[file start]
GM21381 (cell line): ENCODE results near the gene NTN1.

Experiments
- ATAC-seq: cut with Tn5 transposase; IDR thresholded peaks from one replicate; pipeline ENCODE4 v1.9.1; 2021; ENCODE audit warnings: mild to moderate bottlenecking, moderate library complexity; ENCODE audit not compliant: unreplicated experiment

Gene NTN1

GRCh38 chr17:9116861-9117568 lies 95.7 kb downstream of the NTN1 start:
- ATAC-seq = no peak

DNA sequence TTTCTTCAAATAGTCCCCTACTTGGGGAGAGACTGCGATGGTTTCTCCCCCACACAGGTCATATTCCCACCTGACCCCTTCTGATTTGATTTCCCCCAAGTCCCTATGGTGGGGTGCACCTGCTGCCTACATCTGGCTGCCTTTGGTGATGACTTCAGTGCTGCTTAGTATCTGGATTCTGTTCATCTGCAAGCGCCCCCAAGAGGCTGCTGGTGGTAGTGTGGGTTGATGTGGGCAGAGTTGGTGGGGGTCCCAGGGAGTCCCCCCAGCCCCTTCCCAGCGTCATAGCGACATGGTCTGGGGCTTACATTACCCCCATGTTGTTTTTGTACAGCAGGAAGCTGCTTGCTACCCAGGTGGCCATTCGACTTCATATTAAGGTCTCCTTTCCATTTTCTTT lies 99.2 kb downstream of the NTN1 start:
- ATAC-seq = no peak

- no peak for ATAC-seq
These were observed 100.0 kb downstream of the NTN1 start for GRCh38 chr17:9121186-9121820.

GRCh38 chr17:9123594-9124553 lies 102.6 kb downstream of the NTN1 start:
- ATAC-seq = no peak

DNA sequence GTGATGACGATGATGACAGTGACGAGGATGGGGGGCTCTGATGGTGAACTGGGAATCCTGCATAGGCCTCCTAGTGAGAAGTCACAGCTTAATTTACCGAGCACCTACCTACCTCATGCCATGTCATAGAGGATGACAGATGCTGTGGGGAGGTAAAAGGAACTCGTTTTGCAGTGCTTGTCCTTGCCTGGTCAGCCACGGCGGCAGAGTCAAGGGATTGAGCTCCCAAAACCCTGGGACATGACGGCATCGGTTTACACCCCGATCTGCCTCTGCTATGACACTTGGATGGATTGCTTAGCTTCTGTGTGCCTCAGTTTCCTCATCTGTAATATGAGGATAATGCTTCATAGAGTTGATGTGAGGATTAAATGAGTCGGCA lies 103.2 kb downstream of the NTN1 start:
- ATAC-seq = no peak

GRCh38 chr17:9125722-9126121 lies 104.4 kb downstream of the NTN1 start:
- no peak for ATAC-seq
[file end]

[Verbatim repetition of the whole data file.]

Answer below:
GM21381 (cell line): ENCODE results near the gene NTN1.

Experiments
- ATAC-seq: cut with Tn5 transposase; IDR thresholded peaks from one replicate; pipeline ENCODE4 v1.9.1; 2021; ENCODE audit warnings: mild to moderate bottlenecking, moderate library complexity; ENCODE audit not compliant: unreplicated experiment

Gene NTN1

GRCh38 chr17:9116861-9117568 lies 95.7 kb downstream of the NTN1 start:
- ATAC-seq = no peak

DNA sequence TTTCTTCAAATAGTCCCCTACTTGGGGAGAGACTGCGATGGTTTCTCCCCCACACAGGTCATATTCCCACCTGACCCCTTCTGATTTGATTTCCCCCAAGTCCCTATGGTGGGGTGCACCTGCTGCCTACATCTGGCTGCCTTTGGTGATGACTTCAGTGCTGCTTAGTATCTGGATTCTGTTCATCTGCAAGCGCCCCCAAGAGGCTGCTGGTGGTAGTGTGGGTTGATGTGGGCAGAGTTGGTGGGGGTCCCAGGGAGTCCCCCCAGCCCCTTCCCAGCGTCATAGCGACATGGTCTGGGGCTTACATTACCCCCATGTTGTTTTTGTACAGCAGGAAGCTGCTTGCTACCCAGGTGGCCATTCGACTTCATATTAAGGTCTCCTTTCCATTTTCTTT lies 99.2 kb downstream of the NTN1 start:
- ATAC-seq = no peak

- no peak for ATAC-seq
These were observed 100.0 kb downstream of the NTN1 start for GRCh38 chr17:9121186-9121820.

GRCh38 chr17:9123594-9124553 lies 102.6 kb downstream of the NTN1 start:
- ATAC-seq = no peak

DNA sequence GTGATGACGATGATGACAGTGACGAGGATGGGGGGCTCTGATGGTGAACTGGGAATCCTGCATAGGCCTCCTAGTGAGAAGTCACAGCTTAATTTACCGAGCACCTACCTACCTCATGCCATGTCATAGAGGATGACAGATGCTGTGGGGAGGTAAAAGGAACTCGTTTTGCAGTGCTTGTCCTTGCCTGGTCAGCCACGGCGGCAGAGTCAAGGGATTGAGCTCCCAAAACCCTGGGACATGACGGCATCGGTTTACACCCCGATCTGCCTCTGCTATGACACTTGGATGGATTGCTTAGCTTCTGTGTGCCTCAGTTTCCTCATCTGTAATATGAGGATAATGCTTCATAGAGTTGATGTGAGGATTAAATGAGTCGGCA lies 103.2 kb downstream of the NTN1 start:
- ATAC-seq = no peak

GRCh38 chr17:9125722-9126121 lies 104.4 kb downstream of the NTN1 start:
- no peak for ATAC-seq